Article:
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The president of South Korea, Lee Myung-bak, proposed to set a reunification tax, a tax that will fund the reunification of the two Koreas. Analysts fear that the cost of uniting the poor North with the rich South will be huge, and that the South won’t be able to bear it.
Next to the ventilator in my cozy home I wonder why the South’s president made this proposal.

1) Most South Koreans do not want to fund the reunification; so this does not sound like a good idea if Lee wants to be re-elected.

2) The North has made an angry response to this idea of the president; so this idea does not draw the two Koreas closer to each other.

3) As a veteran of the Israeli-Palestinian struggle, I put my money that even if the president of the North, Kim Jong-il, dies without preparing his son for succeeding him, the military rule in the North will go on.

4) Even assuming that the Koreans are more sensible than the inhabitants of the middle east, and that once the current dictator of the North joins his ancestors the North Koreans will start marching towards the south, trampling the soldiers that will try to stop them, the amount that the South will be able to raise in taxes until the ailing Kim Jong-il dies will not be enough to make any difference.

5) The people in the North who may be encouraged by this proposal will know nothing about it.

6) So I am left with only one reason for this tax: Lee really thinks about the future. He believes that in 10 or 20 or more years the two countries will be united, he believes that the cost of unification will be huge, and so he tries to prepare for it. So that in 30 years, when the line between the two Koreans is suddenly deleted, the South will be able to fund the unification without any effect on its economy. If this is the case, I salute President Lee. I wish that we, in the middle east, had leaders with such a vision.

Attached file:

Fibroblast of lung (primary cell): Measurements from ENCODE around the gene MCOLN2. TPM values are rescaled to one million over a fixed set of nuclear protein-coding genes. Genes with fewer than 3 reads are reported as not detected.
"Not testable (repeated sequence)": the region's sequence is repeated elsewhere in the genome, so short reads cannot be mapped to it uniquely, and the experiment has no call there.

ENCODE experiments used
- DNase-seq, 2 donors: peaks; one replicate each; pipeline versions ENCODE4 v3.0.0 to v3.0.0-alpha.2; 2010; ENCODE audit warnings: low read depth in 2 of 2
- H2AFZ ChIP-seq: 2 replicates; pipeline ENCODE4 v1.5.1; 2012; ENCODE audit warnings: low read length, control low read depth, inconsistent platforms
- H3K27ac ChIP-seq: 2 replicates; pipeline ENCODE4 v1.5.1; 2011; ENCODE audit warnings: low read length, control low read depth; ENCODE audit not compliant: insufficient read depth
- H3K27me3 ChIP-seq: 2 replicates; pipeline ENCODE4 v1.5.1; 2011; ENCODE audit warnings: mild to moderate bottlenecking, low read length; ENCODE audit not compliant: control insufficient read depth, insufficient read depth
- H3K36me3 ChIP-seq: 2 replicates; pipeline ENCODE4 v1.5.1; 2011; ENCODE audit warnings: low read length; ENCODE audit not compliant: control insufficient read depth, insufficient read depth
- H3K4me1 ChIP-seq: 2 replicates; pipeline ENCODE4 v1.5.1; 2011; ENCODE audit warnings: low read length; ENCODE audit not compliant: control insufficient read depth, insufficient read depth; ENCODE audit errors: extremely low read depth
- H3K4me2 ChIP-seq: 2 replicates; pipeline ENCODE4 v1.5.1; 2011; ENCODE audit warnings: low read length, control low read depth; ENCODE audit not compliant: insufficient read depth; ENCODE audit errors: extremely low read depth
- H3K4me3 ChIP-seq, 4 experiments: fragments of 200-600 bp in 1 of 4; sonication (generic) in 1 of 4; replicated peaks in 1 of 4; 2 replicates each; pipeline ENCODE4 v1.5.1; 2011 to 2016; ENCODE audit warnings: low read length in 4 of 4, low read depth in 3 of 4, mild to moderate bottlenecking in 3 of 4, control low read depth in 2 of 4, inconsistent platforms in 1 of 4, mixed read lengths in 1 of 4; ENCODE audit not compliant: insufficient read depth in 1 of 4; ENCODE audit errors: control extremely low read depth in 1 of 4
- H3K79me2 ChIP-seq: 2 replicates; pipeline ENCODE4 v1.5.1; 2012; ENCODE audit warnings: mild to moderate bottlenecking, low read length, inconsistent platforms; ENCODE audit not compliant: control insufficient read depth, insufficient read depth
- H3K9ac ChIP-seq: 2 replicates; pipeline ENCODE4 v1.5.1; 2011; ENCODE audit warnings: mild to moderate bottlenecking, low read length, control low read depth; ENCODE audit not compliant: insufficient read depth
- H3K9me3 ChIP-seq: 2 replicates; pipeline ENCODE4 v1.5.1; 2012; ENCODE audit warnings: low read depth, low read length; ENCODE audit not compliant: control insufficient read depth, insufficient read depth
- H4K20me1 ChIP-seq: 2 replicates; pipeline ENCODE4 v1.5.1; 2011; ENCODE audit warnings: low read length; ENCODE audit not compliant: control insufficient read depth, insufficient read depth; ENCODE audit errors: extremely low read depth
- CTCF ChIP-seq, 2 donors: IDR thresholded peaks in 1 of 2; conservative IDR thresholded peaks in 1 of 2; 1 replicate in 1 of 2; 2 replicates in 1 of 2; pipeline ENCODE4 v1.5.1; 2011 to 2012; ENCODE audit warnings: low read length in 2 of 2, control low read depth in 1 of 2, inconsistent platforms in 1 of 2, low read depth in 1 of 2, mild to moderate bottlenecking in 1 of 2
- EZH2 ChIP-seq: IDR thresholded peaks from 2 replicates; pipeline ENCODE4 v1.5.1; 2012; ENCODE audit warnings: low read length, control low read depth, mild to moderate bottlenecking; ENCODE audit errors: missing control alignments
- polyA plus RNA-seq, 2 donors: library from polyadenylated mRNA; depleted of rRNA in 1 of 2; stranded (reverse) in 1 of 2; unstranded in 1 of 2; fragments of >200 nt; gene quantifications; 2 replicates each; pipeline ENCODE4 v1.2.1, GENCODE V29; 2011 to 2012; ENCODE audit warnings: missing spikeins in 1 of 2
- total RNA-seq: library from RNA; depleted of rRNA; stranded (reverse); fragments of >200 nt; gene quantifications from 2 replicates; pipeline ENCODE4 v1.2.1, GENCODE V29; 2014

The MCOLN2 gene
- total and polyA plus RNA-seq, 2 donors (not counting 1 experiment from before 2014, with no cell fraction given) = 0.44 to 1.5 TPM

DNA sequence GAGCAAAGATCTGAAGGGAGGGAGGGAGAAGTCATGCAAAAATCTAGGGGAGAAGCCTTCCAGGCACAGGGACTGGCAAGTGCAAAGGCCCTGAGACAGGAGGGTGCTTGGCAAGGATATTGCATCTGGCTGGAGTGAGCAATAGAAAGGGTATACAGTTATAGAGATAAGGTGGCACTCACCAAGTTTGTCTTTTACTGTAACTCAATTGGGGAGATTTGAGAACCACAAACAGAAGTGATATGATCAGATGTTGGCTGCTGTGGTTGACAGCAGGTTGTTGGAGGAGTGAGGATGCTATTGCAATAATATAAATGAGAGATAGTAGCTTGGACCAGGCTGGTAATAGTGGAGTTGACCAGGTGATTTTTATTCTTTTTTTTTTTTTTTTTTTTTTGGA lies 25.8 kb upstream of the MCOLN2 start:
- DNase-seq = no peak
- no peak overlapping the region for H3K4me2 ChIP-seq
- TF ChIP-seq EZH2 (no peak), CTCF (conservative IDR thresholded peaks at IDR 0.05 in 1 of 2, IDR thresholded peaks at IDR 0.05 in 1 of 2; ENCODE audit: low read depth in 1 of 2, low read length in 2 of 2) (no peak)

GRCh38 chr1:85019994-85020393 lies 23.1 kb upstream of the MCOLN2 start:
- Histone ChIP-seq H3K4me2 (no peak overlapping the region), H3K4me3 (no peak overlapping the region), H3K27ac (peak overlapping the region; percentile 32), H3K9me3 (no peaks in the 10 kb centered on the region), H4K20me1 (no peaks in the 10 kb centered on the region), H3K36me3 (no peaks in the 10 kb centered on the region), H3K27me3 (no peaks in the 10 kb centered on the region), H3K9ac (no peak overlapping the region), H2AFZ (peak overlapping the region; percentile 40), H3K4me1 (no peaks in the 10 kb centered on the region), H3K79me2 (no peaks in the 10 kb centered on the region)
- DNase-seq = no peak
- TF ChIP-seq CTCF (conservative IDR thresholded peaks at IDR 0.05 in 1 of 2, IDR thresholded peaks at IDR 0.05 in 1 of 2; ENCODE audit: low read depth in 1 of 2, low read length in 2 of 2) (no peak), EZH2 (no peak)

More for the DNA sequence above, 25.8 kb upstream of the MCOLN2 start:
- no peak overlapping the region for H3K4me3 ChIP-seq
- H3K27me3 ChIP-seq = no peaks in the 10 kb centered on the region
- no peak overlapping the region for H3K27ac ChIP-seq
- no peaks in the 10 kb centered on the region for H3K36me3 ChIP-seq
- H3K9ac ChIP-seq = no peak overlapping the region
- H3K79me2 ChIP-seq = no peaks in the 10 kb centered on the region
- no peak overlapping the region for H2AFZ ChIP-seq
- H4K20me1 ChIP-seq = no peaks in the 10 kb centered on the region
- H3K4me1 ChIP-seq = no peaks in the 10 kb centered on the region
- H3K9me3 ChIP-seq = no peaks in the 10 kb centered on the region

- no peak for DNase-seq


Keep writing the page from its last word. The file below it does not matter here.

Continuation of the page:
Poll results are ubiquitous in political discussions. This morning, liberal columnist Frank Rich quoted a number I’ve heard a lot lately, “41% of Republicans believe President Obama is not a citizen.” Well, hold on a second. Forty-one percent told a pollster that they believe that. Why would they tell the truth? If I happened to believe (as most Republicans presumably do) that the president’s policies are a dire threat to the country, wouldn’t I be morally as well as practically compelled to give whichever answer would make him look as bad as possible? I might think that higher poll numbers for the non-citizenship claim would lend it credibility, which I would like. Actually, the correct strategy for Republican respondents isn’t clear here – the contention that Obama is not a citizen may be so absurd that it discredits his opposition. The general point remains.

Of course, another phenomenon that is probably more important is psychological rather than strategic: once people join a side, they are likely to believe anything that is good for their side and bad for the other. Just using no-stakes anonymous polls, this is largely indistinguishable from the strategic poll responses I talk about above. You could try to distinguish the two by putting stakes on “correct” answers, but most poll questions are too subjective for that. Even in the objective example of Obama’s citizenship, deniers would be unlikely to pay up their bets based on birth certificates or newspaper clippings. One thing that might actually help distinguish strategic lying from partisan beliefs is using human pollsters vs. automated systems. People might be embarrassed to lie to a human pollster. Further comments on this are encouraged.

A topic of much-discussed frustration in these poll-happy times is that polls are, to say the least, not a great way to determine policy. My point here is that polls may not even be a great way to find out what people think.
A note to non-technical readers about the title: “Incentive compatible” is a term used in the theory of auctions, matching and voting to mean that it is in each person’s best interest to tell the truth. So if you wander into an economics talk and hear someone say “the IC constraint is binding,” they are just saying that we have to worry about whether people will tell the truth.